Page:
Present Value

The present value of money is how much a future amount is worth now. Suppose you want to have $1000 in 10 years. That money has a present value that is much less that $1000 because it will grow to $1000 over those 10 years.

P = F / (1+r)t

The present value of money is equal to the future value divided by the interest rate plus 1 raised to the t power, where t is the number of months, years, etc.

NOTE: the above formula is meant for annual compounding. It should be adjusted to reflect monthly or even weekly or daily compounding.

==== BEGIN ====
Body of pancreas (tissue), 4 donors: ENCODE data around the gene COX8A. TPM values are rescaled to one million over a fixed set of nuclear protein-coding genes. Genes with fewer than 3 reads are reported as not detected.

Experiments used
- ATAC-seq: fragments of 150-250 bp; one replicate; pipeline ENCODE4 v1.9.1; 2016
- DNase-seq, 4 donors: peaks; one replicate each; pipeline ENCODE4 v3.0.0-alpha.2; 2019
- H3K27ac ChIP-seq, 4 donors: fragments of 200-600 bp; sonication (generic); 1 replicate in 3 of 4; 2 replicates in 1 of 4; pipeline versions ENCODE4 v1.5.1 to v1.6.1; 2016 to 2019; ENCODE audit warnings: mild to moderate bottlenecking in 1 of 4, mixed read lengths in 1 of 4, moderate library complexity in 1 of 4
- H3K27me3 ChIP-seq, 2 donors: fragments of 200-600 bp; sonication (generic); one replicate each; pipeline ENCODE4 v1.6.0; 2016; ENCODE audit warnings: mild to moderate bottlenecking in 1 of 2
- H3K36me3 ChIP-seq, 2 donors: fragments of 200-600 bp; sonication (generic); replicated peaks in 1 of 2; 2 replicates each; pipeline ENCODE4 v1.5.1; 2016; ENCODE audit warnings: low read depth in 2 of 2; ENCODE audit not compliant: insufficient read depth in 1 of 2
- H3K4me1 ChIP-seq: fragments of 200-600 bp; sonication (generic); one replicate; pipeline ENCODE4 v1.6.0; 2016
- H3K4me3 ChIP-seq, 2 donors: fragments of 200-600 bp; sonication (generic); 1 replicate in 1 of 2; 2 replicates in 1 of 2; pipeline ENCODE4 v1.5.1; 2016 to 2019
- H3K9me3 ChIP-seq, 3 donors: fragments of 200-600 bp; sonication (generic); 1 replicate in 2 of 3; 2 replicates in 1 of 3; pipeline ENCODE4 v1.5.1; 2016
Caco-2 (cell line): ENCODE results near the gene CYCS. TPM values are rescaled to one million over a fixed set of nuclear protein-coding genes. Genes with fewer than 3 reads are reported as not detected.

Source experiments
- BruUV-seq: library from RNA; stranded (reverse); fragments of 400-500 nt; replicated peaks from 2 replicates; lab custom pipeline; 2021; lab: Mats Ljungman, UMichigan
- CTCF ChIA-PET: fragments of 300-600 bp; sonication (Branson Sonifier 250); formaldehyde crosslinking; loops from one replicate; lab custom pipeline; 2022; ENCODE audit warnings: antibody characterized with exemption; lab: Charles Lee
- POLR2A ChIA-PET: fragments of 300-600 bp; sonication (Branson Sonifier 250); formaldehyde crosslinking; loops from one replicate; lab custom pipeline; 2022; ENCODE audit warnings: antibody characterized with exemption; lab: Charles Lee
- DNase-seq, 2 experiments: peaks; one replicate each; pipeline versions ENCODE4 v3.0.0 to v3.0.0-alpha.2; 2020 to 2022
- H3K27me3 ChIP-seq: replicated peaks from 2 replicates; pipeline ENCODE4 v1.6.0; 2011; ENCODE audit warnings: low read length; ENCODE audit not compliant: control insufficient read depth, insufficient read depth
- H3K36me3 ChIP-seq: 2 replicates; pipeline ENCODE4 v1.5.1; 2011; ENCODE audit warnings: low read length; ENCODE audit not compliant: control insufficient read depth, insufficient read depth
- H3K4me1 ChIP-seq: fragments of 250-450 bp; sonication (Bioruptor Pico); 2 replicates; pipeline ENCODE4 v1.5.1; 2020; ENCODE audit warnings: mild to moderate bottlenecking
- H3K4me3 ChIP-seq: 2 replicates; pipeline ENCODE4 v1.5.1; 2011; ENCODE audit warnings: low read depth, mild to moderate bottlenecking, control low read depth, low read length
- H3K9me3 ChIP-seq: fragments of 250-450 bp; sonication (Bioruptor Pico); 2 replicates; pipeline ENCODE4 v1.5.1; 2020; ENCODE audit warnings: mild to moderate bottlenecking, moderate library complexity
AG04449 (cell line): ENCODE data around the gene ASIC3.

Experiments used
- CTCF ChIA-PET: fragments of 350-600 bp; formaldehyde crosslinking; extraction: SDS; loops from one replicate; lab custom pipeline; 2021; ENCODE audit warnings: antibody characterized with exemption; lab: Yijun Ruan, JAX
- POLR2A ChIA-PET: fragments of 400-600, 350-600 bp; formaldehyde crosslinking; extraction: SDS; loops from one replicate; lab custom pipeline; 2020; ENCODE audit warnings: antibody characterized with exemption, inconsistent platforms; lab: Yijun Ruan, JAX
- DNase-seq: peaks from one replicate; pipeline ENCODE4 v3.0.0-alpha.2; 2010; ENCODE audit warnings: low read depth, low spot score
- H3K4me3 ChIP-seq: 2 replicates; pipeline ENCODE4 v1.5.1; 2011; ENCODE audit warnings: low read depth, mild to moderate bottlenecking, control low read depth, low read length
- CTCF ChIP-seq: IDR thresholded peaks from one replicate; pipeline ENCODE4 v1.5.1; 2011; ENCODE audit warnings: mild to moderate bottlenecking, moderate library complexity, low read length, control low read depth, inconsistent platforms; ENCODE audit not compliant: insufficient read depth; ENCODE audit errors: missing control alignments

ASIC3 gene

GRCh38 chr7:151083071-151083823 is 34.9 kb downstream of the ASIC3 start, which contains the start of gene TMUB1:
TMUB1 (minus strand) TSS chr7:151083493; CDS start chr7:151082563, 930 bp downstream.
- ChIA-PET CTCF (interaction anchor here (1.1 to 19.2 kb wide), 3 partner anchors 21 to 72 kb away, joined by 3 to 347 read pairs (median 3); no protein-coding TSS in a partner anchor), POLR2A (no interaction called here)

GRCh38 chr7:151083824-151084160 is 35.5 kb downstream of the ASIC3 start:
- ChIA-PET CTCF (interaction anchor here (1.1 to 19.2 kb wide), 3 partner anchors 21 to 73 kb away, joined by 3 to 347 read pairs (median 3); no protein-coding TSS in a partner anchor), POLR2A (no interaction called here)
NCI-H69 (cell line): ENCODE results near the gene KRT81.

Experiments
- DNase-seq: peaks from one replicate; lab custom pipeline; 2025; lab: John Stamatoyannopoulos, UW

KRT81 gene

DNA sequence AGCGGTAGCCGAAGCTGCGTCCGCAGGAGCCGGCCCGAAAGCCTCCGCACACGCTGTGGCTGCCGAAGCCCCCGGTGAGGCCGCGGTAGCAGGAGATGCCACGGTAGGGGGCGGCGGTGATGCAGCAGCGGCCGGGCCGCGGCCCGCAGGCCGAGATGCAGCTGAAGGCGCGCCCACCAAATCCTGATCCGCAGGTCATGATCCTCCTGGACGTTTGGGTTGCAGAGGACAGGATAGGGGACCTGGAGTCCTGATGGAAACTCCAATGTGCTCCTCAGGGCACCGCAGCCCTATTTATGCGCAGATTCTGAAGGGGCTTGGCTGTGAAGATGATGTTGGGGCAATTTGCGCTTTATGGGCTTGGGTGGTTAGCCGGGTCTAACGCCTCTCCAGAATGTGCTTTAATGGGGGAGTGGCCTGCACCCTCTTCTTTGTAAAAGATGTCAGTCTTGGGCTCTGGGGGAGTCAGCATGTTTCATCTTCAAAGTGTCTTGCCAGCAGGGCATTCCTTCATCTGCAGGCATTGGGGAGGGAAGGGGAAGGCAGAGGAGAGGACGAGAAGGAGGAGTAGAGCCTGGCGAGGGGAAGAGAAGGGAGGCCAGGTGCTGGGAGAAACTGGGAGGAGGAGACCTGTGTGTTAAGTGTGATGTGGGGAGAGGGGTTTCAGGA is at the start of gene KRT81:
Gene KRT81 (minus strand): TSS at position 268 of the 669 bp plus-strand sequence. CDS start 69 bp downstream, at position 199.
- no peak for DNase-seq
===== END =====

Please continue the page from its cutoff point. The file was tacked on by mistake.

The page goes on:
For monthly compounding, r needs to be divided by 12 and t times 12.

For weekly compounding, r needs to be divided by 52 and t times 52.

For daily compounding, r needs to be divided by 360 and t times 360 (US standard).

For other period, one needs to adjust the r and t accordingly to reflect the true amount needed.

Here's an example to make it more clear: Bob wants to save $20,000 to buy a new car in 4 years. He knows he can invest the money in a Certificate of Deposit earning 6% annually. To find out how much he needs today in order for it to grow to $20,000, he uses the present value formula:

P = F / (1+.06)4 = $15,841.90

If he saves that much money today at 6% interest, it will grow to the $20,000 in 4 years.

## Tuesday, June 30, 2009

Subscribe to:
Post Comments (Atom)

## No comments:

Post a Comment